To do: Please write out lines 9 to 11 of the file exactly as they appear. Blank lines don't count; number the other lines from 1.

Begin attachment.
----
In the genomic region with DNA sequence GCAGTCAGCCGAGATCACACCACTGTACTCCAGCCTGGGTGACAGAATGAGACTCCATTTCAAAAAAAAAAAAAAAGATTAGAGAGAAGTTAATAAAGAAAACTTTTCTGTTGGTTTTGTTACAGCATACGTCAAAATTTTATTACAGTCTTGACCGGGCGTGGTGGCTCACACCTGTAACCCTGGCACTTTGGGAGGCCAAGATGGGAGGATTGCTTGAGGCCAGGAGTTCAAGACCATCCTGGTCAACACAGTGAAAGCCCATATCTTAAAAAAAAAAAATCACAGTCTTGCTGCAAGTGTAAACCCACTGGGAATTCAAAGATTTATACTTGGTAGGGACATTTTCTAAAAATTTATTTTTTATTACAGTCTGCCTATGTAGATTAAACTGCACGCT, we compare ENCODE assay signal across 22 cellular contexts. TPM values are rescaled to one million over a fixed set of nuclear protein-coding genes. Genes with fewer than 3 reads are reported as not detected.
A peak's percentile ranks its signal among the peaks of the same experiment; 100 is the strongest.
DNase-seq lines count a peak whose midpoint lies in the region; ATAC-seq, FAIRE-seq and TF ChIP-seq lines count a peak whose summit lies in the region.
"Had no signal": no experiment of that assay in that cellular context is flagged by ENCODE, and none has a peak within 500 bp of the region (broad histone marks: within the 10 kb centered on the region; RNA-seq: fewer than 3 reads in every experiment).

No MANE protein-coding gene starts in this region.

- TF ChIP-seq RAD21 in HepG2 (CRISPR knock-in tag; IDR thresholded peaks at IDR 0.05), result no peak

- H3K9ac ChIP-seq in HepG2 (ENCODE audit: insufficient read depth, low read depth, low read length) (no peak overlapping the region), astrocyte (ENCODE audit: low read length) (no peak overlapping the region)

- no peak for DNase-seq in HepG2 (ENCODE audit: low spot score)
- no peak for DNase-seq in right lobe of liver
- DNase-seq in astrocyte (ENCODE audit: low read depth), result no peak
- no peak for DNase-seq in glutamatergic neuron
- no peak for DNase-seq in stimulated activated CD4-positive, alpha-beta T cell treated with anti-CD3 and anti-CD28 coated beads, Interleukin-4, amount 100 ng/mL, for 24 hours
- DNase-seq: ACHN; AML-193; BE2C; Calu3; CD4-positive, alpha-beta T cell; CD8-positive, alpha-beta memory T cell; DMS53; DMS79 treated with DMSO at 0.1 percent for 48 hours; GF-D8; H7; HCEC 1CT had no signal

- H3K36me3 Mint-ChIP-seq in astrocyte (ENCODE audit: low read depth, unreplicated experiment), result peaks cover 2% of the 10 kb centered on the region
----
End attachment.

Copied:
- no peak for DNase-seq in right lobe of liver
- DNase-seq in astrocyte (ENCODE audit: low read depth), result no peak
- no peak for DNase-seq in glutamatergic neuron